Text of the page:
EKF Diagnostics, Cardiff, UK, released a public health guidance document to prevent the development of type 2 diabetes in high risk individuals. The guidelines, written by the UK’s National Institute for Health and Clinical Excellence, and commissioned by the UK Department of Health, gives recommendations to health care providers for developing a two-stage strategy to identify people at high risk of type 2 diabetes (and those with undiagnosed type 2 diabetes). The strategy consists of a risk assessment, followed, where necessary, by a blood test to confirm whether people have the disease, or are at high risk of developing it.
The report follows the World Health Organisation (WHO) recommendations that glycated haemoglobin (HbA1c) can be used as an alternative to standard glucose measures to diagnose type 2 diabetes among non-pregnant adults. The benefits of HbA1c measurement, compared to fasting glucose testing, include the convenience for patients, since there is no requirement to fast for a 12-hour period prior to testing.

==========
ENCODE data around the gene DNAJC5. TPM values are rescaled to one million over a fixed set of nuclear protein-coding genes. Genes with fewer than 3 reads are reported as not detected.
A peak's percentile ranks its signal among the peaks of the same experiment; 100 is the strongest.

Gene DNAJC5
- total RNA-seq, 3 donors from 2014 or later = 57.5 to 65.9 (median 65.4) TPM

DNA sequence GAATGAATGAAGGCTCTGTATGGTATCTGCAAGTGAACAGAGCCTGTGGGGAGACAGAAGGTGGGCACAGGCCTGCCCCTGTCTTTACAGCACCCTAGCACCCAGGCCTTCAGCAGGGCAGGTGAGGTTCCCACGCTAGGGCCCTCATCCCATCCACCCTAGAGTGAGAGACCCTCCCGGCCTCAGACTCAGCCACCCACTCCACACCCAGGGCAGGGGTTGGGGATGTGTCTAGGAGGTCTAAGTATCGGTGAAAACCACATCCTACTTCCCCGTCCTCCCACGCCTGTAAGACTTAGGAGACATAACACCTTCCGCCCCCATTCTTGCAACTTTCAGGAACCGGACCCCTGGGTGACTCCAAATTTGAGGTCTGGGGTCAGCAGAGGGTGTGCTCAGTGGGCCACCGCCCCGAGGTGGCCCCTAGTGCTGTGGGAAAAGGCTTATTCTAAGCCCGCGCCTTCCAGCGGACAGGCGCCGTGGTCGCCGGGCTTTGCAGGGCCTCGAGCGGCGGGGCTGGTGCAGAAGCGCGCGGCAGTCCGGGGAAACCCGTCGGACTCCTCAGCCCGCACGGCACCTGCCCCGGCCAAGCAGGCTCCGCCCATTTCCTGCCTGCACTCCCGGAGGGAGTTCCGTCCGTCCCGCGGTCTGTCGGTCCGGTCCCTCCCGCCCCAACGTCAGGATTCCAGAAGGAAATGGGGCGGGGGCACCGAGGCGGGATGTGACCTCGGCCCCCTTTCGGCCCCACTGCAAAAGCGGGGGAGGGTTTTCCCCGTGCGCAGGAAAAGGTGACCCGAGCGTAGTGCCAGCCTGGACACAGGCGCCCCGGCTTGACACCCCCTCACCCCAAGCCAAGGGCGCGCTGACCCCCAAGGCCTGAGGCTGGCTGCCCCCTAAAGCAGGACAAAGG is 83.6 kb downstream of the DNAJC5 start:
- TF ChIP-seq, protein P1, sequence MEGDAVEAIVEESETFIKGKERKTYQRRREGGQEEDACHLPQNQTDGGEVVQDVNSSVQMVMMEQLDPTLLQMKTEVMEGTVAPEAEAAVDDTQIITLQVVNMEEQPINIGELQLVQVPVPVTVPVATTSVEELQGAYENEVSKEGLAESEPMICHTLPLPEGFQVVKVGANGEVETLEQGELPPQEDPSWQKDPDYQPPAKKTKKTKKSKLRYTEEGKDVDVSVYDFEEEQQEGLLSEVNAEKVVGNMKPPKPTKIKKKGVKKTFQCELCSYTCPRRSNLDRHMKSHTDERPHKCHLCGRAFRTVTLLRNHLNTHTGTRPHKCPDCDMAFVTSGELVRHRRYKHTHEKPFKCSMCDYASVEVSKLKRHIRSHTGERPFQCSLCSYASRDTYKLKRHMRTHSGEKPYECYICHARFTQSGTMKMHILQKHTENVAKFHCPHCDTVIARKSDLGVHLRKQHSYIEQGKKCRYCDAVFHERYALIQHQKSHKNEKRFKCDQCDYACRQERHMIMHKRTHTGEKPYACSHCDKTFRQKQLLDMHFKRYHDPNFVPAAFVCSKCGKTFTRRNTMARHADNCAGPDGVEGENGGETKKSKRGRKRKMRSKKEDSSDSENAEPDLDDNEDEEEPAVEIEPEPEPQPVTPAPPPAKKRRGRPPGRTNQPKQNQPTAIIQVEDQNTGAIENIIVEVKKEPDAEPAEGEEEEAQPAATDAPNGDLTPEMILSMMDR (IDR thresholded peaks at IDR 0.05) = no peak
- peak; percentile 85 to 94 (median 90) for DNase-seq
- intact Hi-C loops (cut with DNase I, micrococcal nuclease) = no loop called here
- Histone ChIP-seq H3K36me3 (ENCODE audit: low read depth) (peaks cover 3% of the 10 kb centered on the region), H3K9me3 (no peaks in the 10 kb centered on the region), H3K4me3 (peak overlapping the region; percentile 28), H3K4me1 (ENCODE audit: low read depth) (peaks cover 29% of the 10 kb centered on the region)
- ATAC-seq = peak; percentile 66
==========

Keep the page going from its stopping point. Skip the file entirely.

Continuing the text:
HbA1c measurements can be carried out by EKF’s Quo-Test and Quo-Lab near patient analyzers. For example, fast and accurate results are obtained from the analyzer in just four minutes from 4μl of blood from finger prick or venous sample. The analyzers are also able to produce accurate quantitative results enabling a clear distinction of the level of risk (WHO has determined that HbA1c levels of 48 mmol/mol (6.5%) or above indicate that someone has type 2 diabetes), and a UK expert group has recognized that there is a continuum of risk across a range of subdiabetic HbA1c levels – so that people with an HbA1c below 42 mmol/mol (6.0%) may also be at risk).